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  • Nate Adams

Review: 2020 continues to punish us thanks to abhorrent 'The War With Grandpa'

Courtesy of 101 Studios


We can’t seem to catch a break in 2020, the year of our lord. 

Not only has a pandemic ravaged our country, we’ve lost countless icons, the upcoming election is in shambles before it even starts, and movie theaters across the country are being faced with their biggest threat: Robert De Niro’s family comedy “The War With Grandpa.” 

You’d think Josh Gad farting dust and chomping through the ground in “Artemis Fowl” would be 2020’s ugliest cinematic moment, but nothing compares to a running gag of De Niro flashing his genitals to on- screen son-in-law, Rob Riggle. Who doesn’t love slapstick comedy? 

Not to be confused with De Niro’s cinematic classic: “Dirty Grandpa,” everything about Tim Hill’s “The War with Grandpa” - based on the popular novel - is like watching a train headed for a cliff. You can’t look away, but you don’t believe you’re actually seeing it (at one point De Niro’s character digs out a ringing phone from inside the casket of a corpse during a funeral). Listen, Mr. De Niro I’m sorry you weren’t nominated for “The Irishman,” please forgive us, I know you didn’t mean to succumb to a new career low, and that perhaps you assumed “Grandpa” was the family friendly vehicle meant to rebrand your image to youngsters. I also understand if you only did this for the paycheck. In fact, I imagine every actor who dared put their name on this dreck cashed an easy paycheck. Hearing the assembly line of names ala Christopher Walken, Cheech Martin, Uma Thurman, and Jane Seymour, one has to assume their agents have mad negotiating skills.  

Either way, the thin narrative focuses on Peter (Oakes Fegley) who is forced to relocate from his primo bedroom after frailing Grandpa Ed (De Niro) moves in. Peter values his space, time, and Air Jordan sneakers, and his parents (Thurman and Riggle) asking him to move into the attic is an insult to his reign. So he commences an all out turf war - complete with signed rules of engagement - against gramps, the logistics of which pave the way for three (yes, three) screenwriters to conjure up fart jokes, and physical gags (mostly people falling and getting hit in the testicales) as the battle for room supremacy wages on.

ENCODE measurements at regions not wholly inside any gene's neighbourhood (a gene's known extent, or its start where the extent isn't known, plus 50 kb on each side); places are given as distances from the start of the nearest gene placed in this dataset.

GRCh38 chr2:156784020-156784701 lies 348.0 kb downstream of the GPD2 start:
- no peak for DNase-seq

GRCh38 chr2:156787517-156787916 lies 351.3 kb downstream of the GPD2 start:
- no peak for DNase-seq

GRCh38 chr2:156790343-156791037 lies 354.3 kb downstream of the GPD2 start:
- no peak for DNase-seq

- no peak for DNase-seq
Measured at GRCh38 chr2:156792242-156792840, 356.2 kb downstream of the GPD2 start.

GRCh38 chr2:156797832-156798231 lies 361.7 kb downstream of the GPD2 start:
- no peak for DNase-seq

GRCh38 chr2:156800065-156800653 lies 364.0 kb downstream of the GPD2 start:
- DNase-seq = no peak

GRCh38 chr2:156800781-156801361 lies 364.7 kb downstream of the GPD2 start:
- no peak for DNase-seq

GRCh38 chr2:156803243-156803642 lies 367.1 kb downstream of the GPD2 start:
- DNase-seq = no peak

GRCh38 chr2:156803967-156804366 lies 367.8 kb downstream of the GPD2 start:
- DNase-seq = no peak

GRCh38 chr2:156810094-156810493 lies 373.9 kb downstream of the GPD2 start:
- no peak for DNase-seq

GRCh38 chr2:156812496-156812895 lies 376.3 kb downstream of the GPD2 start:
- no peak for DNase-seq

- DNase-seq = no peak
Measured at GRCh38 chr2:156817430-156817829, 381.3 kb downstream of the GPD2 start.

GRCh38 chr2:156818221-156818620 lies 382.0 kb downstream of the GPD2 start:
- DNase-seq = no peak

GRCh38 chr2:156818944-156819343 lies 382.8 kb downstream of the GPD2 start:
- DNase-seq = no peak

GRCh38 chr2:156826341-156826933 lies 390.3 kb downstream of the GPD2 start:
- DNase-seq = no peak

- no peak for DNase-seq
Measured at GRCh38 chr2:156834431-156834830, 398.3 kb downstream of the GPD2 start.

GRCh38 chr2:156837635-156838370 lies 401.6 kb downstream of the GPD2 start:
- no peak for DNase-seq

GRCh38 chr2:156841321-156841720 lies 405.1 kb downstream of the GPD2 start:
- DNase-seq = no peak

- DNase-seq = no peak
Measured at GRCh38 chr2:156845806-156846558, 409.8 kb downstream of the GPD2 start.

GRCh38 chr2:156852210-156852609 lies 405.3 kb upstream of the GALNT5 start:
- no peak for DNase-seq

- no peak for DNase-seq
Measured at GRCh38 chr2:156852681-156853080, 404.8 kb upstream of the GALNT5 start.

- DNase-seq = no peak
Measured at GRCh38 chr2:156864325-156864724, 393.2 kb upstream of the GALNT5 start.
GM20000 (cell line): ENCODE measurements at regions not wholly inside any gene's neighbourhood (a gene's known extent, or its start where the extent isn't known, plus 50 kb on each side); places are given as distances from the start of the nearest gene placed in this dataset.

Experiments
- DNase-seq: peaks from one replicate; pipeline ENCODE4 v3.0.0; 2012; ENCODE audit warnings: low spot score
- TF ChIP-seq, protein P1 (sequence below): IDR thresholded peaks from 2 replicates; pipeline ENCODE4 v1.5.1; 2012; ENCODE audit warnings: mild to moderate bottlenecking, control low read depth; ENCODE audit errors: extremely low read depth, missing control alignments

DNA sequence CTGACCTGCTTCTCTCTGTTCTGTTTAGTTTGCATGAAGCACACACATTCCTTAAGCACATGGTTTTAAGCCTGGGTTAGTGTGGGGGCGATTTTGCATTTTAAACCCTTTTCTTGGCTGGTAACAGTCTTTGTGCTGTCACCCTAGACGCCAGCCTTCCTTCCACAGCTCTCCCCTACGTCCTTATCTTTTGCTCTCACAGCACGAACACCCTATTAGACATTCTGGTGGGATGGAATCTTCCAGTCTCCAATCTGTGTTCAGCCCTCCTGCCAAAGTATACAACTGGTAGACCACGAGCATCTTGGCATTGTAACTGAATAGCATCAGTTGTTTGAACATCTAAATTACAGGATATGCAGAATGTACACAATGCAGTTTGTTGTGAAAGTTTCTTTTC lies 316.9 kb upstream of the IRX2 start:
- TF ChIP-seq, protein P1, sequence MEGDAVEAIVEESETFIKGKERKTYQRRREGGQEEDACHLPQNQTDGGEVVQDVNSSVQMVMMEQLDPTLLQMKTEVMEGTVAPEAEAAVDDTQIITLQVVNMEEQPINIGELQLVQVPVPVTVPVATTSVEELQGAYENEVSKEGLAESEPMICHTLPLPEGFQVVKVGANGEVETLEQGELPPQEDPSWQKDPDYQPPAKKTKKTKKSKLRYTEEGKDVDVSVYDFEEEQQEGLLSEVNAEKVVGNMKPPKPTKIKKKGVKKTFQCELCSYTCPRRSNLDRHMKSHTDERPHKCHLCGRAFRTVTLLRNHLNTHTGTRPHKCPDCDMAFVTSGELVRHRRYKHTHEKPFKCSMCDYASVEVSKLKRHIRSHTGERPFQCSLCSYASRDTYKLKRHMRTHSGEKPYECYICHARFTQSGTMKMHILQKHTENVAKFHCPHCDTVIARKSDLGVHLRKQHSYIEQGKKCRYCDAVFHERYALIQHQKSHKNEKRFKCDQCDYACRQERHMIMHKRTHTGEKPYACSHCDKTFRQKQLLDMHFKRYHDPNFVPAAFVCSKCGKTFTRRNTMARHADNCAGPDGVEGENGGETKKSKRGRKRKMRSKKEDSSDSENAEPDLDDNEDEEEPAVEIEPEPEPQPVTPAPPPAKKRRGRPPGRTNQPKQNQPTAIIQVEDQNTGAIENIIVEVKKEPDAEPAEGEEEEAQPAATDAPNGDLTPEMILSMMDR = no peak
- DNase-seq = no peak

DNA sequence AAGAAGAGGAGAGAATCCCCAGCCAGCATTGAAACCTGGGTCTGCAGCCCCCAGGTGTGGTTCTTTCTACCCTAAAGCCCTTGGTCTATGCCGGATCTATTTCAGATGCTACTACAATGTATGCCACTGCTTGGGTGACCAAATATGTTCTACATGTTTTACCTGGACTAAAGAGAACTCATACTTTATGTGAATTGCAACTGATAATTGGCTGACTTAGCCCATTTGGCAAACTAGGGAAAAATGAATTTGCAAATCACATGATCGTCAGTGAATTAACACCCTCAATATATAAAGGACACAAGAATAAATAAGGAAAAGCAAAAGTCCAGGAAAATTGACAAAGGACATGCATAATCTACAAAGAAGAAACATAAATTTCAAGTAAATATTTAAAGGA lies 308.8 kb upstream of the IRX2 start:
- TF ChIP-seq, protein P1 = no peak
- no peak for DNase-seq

Along the way, Ed enlists old war buddies who are now retired (Walken and Martin) to aid in battle, meanwhile the young whippersnapper has entrusted his schoolyard playmates to carry out their own dirty methods of modern warfare. None of it ever rises above immature and crude, with a lack of compassion holding down the film's bottom line. There’s also several subplots happening in the background that don’t make sense or are briefly mentioned. For one, Rob Riggle’s character is an architect with big aspirations, though his one scene on the subject is so awkwardly interjected, you have to wonder why it didn’t end up on the cutting room floor; and Uma Thurman goes full “Kill Bill” on her teenage daughter's boyfriend. Why? Only Jesus can answer that. 

And who could forget the crack about Grandpa Ed’s precious, symbolic jar of marbles getting destroyed so one character can have the punchline: “Grandpa lost his marbles?” 

I weep for humanity. 

“The War with Grandpa” was executive produced by Guy Fieri and 36 other Hollywood executives. You read that correctly: 36 and Guy Fieri. The thought of 37 high profile individuals slapping their name on this is actually quite hilarious. Did they know what they were getting into? Did they hear the name De Niro and say: “Where do I sign?!” Tough to say, but this movie needs to sleep with the fishes.

Grade: F 

THE WAR WITH GRANDPA is now playing in theaters. 

COVID-19: Here at, we’re committed to covering theatrical releases, but there’s still inherent risks in regards to going inside movie theaters. Please make sure you look up your local theaters COVID-19 guidelines and procedures before purchasing a ticket, and if you don’t feel comfortable going into a theater, please don’t. A positive review of an exclusive theatrical release is not an endorsement to put your health and safety at risk. In most cases, critics receive digital screeners or are invited to socially distanced press screenings, which defers heavily from what you might experience. 


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